3. Why do I write/create what I do?

That's simple: because I have to. It sounds cliche, but it's true. Writing for me, at least the good stuff, comes from a sense of urgency, and the feeling that I need to tell someone about something. 
4. How does my writing/creating process work?

In fits and starts, and inconsistently. This is something I always plan to "fix" by setting up a writing schedule or some semblance of routine, but then life with all its myriad demands intervenes. Excuses, excuses, argh! But to expand on my answer to the previous question, I have to "feel" something, pretty strongly, to start putting things onto paper. I have to feel it even more strongly to push forward through the often agonizing process of completing a draft, revising, and revising again.
And now, I introduce three highly creative individuals whose accomplishments I admire, and whose work you should check out.
Photo credit: Thomas V. Hartmann.
First, Daniel Nester, who is currently recovering from a three-day Queen binge--that is, he went to see Queen + Adam Lambert in concert at Mohegan Sun three days in a row. I've always loved his work for its unabashed entanglement with pop culture, and its nose-thumbing (and often bird-flipping) approach to convention in the face of life's awkward moments.

Daniel Nester is the author of How to Be InappropriateGod Save My Queen I and II, and is editor of The Incredible Sestina Anthology. His writing has appeared in N+1 The New York TimesThe Morning NewsThe Daily BeastThe Best American Poetry, The Best Creative Nonfiction,  Third Rail: The Poetry of Rock and Roll, and Now Write! Nonfiction.  He teaches writing at The College of Saint Rose in Albany, NY. 

Next, Kevin Michael Reed, whom I had the pleasure of working with in my online Creative Writing class at FIT earlier this summer. Kevin is not only a seriously accomplished photographer with a background in the performing arts, but he also writes a mean iambic pentameter! Fortunately, my colleague Apollinaire Scherr (another writer you should know about), convinced him to minor in English, which is how I had the privilege of being his teacher for a few weeks.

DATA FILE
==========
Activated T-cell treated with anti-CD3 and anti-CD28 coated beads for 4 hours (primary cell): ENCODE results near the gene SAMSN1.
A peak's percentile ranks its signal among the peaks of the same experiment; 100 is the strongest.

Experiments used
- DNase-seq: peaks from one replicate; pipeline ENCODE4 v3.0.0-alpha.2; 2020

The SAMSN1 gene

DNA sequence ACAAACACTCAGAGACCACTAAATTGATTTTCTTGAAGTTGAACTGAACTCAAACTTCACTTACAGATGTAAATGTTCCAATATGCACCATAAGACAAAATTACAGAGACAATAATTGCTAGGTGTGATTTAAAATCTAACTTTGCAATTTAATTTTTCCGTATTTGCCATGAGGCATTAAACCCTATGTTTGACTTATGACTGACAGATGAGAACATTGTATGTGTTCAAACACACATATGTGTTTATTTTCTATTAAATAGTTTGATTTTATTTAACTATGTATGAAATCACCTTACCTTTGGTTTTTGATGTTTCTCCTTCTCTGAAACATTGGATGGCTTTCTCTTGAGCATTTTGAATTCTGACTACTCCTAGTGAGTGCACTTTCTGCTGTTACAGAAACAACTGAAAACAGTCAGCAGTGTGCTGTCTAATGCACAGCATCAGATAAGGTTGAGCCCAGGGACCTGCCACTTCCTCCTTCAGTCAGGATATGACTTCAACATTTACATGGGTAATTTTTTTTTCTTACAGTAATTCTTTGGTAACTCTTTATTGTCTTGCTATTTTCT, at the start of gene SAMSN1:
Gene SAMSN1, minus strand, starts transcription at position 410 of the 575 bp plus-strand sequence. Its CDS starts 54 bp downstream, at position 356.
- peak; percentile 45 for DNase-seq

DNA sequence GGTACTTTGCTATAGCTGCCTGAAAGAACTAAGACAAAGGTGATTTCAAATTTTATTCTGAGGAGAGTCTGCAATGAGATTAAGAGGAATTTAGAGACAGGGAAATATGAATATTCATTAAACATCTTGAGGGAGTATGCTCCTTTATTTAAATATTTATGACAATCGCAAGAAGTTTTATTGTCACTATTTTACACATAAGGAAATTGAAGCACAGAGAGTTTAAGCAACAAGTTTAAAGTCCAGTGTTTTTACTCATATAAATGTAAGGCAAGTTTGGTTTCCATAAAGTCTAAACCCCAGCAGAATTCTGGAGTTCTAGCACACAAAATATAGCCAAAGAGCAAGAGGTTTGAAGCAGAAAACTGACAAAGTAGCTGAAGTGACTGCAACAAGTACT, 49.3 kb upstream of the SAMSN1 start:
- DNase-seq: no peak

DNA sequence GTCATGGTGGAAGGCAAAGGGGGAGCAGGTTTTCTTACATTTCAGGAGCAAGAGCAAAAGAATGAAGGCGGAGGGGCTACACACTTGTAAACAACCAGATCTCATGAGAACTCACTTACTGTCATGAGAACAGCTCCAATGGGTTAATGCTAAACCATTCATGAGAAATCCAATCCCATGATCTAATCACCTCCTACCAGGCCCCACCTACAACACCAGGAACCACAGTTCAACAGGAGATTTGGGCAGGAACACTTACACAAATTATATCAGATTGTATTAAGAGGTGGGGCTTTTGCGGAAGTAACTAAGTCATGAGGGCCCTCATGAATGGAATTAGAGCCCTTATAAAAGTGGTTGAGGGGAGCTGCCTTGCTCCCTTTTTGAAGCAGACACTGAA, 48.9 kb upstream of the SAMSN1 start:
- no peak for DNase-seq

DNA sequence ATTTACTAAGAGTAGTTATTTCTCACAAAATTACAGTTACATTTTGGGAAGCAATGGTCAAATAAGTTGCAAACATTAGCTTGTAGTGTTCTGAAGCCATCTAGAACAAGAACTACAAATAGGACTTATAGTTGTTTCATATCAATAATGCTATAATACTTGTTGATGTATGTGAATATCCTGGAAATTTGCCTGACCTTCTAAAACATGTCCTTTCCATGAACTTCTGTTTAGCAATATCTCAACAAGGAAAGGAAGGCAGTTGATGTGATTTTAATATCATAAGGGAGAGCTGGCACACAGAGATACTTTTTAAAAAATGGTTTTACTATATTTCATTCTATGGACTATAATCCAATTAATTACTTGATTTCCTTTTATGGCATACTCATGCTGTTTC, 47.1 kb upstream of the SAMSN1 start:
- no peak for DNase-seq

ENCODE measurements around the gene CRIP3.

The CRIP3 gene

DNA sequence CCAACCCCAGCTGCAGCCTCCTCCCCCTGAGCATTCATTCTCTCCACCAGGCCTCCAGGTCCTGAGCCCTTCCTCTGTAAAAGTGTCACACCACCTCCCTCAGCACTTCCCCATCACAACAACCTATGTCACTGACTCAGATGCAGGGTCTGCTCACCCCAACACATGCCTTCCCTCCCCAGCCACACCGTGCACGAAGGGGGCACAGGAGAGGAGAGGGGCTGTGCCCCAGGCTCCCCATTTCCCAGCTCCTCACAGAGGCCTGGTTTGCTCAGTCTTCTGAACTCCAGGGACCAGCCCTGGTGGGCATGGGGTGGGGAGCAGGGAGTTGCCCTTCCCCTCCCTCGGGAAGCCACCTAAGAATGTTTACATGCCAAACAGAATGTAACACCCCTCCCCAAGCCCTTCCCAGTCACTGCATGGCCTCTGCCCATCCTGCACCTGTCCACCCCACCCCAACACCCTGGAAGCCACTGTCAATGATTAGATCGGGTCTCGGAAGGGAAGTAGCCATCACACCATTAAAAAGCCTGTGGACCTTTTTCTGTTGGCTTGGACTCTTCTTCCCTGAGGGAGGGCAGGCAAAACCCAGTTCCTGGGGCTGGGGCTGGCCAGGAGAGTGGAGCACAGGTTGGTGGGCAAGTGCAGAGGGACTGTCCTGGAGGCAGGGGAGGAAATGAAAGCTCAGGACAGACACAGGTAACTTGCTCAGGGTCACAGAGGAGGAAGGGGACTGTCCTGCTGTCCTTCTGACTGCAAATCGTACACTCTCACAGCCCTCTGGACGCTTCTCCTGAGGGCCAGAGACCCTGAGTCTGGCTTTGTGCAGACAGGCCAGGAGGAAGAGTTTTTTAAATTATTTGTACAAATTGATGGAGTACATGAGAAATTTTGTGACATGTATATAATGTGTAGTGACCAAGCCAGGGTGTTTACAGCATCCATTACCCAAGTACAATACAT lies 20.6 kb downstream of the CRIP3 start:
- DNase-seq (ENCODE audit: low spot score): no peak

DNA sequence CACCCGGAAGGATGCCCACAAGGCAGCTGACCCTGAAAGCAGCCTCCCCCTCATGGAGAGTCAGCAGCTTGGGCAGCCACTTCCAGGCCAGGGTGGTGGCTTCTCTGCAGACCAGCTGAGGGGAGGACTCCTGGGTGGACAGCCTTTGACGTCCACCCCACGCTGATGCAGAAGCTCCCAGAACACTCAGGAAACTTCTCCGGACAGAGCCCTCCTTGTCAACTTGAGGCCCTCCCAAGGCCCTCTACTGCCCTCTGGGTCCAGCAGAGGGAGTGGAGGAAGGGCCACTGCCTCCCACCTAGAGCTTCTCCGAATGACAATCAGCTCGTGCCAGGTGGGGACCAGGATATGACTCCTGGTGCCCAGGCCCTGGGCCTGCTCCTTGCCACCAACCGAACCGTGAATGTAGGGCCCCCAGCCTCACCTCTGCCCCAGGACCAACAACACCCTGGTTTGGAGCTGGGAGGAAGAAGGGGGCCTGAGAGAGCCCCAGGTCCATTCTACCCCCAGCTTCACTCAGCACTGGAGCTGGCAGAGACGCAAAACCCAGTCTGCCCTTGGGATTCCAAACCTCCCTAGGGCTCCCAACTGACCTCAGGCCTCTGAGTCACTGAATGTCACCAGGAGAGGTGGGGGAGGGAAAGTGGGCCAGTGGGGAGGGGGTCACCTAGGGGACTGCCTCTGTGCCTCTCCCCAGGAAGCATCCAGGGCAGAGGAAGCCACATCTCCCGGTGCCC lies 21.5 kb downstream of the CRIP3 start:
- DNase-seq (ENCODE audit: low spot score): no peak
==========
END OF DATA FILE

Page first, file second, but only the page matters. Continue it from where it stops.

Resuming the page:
Kevin is an internationally published fashion and beauty photographer and director based in New York City with solid networks in Miami and Los Angeles. Though Kevin found the camera documenting his travels while growing up on the stage as an actor and dancer, he spent several years working in accounts at advertising agencies before transitioning to photography as a full-time career.

Kevin graduated from Mid-Florida Technical Institute’s Commercial Photography Program and earned an A.A.S. in fashion & commercial photography at New York City’s Fashion Institute of Technology.  He won two Gold awards and the cover of the Graphis Photography Annual in 2009 and received the honor as one of the 100 Best in Photography 2011 by Graphis. In 2014, he won the Fashion & Beauty Category of the American Photographic Artists New York Photo Contest. Photography equipment manufacturer F.J. Westcott has named him one of their “Top Westcott Endorsed Pros."